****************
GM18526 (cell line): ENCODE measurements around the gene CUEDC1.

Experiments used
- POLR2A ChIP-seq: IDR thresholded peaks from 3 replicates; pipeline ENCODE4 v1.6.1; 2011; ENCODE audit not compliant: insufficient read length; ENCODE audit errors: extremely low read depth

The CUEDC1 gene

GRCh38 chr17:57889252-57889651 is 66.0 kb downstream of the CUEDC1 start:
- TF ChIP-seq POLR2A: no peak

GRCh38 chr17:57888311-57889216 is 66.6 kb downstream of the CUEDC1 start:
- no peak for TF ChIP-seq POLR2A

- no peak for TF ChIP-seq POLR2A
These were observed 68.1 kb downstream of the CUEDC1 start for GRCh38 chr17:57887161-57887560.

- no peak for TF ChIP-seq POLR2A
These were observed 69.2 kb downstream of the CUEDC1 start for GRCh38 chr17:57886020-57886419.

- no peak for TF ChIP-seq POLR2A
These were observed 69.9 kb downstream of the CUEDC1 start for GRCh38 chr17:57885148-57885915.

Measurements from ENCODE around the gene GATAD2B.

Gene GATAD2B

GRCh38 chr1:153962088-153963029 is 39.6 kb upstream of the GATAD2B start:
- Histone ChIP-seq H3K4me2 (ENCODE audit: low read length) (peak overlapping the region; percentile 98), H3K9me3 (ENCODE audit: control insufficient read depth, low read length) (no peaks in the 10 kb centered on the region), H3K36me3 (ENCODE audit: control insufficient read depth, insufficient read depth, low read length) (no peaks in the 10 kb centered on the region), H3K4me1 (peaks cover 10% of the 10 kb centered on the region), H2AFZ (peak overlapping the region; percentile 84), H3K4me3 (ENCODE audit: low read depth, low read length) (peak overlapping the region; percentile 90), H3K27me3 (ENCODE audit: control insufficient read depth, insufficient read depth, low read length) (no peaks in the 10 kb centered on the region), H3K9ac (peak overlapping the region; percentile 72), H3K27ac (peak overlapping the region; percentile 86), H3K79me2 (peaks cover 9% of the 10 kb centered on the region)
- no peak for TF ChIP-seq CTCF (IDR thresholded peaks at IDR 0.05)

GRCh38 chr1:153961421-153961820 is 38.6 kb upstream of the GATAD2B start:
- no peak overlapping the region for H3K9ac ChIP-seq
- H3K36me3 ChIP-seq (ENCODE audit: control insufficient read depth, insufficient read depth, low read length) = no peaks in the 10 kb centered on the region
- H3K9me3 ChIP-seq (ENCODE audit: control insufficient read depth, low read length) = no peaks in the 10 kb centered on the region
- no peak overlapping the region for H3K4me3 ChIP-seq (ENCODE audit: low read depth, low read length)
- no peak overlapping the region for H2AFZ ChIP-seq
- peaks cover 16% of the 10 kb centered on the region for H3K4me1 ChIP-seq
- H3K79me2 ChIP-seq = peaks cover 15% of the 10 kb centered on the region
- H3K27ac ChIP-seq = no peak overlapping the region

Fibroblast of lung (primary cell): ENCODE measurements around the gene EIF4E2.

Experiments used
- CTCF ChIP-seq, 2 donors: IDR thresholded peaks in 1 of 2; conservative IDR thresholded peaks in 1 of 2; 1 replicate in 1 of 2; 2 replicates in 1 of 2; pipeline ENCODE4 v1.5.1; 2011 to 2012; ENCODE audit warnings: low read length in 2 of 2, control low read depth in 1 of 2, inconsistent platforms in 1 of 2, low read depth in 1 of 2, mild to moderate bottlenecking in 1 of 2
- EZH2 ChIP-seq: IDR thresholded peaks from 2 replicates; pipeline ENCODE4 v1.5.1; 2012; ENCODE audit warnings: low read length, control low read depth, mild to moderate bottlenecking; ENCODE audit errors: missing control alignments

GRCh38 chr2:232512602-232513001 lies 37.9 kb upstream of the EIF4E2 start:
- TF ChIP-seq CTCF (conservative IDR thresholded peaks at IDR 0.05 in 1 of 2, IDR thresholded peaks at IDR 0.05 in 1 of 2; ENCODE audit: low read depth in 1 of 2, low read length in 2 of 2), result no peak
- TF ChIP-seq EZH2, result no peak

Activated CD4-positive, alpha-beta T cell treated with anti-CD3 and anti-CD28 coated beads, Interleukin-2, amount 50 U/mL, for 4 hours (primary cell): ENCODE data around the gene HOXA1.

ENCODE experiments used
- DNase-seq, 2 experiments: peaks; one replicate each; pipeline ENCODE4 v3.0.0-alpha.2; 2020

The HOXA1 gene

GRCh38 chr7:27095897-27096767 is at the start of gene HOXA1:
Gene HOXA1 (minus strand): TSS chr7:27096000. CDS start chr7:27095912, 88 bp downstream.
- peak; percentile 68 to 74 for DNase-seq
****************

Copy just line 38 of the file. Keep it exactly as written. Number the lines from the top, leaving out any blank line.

- DNase-seq, 2 experiments: peaks; one replicate each; pipeline ENCODE4 v3.0.0-alpha.2; 2020